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“Roller Derby Has Made me Too Masculine for Men”

I have two Masters degrees, a great job as an inner city school librarian, I recently bought my own house, and I am becoming more and more successful in roller derby. My issue is that I have a seriously problematic dating life. Because of the aggression required to participate in roller derby, and my brash, independent personality, I have adopted a seriously masculine energy in my dating life. No matter whom I date, he ends up acting entirely emasculated. The men always end up behaving more, um, “romantically” (i.e. texting to say “I’m thinking of you,” dropping L-bombs, bringing me flowers when I’ve explicitly stated my dislike of that gesture, etc.) than I could ever find attractive.

I know other girls find that kind of stuff sweet, but it is entirely unattractive to me! From the athletic blue collar worker to the successful white collar types, I cannot find any man desirous of retaining his independence while dating me. How can I attract a man who desires equal respect? Someone who does not equate being walked all over with being a good partner? Is dating out for me until I can become a sports-hating, chick flick-loving, dependent woman? I am lonely but unwilling to mold myself into something I’m not to snag a partner. — Man Eater

Woah, sister, you need to step back and get a little perspective. It’s cool that you’re independent and that you kick ass at roller derby and don’t want a man to buy you flowers, but if in your world a man is weak or “emasculated” if he “drops the L-Bomb” or tells you he’s thinking of you, your problem isn’t in finding a man who “desires equal respect”; your problem is 100% your attitude. My feeling is that you work so hard at not appearing vulnerable, especially during roller derby which, let’s face it, can become all-encompassing to those who are involved with the sport, that you’re afraid to be vulnerable in your dating life. You see any act of romance as an assault on the wall you’ve built to protect yourself. But, romance is not an act of aggression. Love is not an act of aggression. And the aggression you embrace in your world of roller derby is not a synonym for strength. In order for you to move forward in life, you need to sort all that out and realize the difference. Sometimes, it takes much more strength to allow yourself to be vulnerable than it does to constantly be on the defense (or offense, for that matter).

You know how in the roller derby, big fat bruises are, like, badges of honor? You wear them with pride, posting photos of them on Facebook and showing them off to whoever will look? Well, think of your love life in the same way. Instead of feeling afraid of getting hurt or having your heart broken, see each bruise — each failed relationship or bad date — as a badge. Those “love badges” mean you are opening yourself up to finding happiness. They mean you’re putting your heart on the line. You’re risking pain — emotional pain — and defeat for the ultimate win: a true, long-lasting, fulfilling love.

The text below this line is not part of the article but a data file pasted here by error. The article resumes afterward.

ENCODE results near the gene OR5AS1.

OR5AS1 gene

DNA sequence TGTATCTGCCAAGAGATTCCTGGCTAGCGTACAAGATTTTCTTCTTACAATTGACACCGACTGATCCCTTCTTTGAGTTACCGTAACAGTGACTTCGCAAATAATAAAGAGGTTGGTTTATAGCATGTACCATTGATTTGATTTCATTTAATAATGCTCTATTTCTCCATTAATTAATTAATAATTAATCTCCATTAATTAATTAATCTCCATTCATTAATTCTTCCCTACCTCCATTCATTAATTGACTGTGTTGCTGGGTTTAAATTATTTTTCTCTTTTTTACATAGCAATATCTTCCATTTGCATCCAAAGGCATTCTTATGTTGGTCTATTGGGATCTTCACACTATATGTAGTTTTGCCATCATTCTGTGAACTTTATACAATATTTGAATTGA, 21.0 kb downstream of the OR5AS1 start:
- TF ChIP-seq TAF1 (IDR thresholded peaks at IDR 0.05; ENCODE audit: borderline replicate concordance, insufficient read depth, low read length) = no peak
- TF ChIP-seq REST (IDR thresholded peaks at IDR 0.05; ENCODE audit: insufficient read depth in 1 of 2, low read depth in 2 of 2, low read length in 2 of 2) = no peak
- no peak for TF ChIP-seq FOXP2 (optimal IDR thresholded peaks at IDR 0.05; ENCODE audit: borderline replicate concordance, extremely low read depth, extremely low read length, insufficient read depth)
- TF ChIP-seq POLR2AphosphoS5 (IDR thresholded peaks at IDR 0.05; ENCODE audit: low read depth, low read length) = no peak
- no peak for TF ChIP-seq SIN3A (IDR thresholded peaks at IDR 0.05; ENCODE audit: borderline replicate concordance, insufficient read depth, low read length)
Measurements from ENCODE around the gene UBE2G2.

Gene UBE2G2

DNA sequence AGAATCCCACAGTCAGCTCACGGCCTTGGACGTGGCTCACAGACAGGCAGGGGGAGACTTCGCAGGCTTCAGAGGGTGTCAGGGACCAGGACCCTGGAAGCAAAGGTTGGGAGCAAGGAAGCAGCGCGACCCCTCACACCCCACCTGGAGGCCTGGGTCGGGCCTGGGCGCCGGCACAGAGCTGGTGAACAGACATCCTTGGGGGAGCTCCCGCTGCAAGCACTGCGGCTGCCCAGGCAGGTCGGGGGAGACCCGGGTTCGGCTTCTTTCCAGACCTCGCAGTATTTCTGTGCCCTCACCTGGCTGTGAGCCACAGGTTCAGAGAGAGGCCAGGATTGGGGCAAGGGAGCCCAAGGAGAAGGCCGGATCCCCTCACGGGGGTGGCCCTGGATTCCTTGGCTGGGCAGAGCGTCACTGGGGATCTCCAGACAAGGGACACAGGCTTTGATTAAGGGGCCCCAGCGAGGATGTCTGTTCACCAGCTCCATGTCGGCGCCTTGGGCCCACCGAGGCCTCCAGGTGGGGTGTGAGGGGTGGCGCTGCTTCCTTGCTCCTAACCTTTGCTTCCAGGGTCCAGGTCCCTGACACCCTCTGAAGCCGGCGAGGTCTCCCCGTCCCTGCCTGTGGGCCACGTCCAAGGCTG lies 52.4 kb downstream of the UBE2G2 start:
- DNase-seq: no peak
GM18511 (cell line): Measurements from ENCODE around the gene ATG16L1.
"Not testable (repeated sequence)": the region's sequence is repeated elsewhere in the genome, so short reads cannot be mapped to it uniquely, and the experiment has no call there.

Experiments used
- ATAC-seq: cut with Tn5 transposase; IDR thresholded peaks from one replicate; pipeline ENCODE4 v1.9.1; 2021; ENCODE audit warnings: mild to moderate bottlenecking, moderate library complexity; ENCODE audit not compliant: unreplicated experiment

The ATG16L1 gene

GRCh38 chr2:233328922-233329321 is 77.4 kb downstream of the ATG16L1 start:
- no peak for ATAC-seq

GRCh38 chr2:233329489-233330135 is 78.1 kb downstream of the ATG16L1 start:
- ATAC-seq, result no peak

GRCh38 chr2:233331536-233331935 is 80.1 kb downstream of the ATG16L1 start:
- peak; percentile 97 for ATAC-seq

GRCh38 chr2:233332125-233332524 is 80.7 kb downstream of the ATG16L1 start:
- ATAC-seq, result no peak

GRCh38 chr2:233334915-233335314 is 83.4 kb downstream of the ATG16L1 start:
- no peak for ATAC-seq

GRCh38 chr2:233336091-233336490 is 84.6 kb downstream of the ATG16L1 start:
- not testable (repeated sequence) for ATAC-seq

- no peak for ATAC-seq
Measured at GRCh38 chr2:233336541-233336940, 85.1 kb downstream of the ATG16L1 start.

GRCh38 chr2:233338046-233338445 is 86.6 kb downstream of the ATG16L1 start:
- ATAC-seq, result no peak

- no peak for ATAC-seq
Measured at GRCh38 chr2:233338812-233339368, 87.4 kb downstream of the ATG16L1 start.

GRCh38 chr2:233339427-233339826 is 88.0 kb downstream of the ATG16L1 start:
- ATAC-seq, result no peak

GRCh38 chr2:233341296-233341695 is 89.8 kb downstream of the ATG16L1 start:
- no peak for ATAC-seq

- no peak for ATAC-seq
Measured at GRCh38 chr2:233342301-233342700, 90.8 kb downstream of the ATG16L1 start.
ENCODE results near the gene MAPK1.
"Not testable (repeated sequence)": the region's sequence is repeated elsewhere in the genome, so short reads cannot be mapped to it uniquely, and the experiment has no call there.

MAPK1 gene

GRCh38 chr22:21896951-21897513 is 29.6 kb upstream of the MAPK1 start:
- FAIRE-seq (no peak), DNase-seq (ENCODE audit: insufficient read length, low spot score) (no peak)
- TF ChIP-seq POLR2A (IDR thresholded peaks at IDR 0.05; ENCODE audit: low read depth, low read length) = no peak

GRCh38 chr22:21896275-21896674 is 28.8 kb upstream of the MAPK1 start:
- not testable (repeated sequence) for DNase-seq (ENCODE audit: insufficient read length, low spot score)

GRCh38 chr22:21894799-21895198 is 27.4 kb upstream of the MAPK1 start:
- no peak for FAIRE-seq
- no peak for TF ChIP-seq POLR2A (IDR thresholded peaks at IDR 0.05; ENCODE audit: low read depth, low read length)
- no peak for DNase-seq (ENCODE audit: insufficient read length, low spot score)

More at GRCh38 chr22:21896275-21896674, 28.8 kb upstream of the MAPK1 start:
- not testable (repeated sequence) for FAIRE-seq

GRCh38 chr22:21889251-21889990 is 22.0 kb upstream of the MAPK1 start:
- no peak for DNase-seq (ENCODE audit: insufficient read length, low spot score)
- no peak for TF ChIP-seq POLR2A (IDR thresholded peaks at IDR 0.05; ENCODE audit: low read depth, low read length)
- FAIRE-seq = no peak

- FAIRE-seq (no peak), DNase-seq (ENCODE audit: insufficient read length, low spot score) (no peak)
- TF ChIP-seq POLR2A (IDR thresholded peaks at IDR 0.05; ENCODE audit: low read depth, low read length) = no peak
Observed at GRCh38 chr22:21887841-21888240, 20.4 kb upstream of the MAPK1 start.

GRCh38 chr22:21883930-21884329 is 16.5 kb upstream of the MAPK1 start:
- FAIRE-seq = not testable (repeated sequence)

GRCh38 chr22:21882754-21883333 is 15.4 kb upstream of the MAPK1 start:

Vulnerability is not a feminine trait. And strength most certainly is not just a masculine trait. You do yourself and your gender an enormous disservice when you designate emotions this way. Instead of cultivating “masculine energy” because you think it makes you seem stronger, you need to work on cultivating sexual energy that embraces strength. What do I mean by that? Well, I mean that you need to take off the helmet and knee pads at the end of the day and do something that helps you balance the aggression of roller derby with something that’s a little more … inviting to the opposite sex. I mean, harness all that aggression and turn it into something hot. Get in touch with your sensual side.

You don’t have to be a chick flick-loving Molly Homemaker to land a man. But you’ll definitely get a lot further in finding the kind of guy you want if you have something to offer beneath your tough exterior. You need to make some deviled eggs to sprinkle all your red hot pepper on, girl, so get cookin’.

*If you have a relationship/dating question I can help answer, send me your letters at wendy@dearwendy.com and be sure to follow me on Twitter.

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Comments on this entry are closed.

avatar EricaSwagger February 28, 2012, 9:11 am

Love this advice, and I’m so glad Wendy mentioned that the LW was doing a disservice to her gender by being down on “feminine” stuff. Drives me nuts when people don’t realize that by being blatantly non-sexist (in the traditional man > woman sense) that they’re being equally sexist in the opposite direction.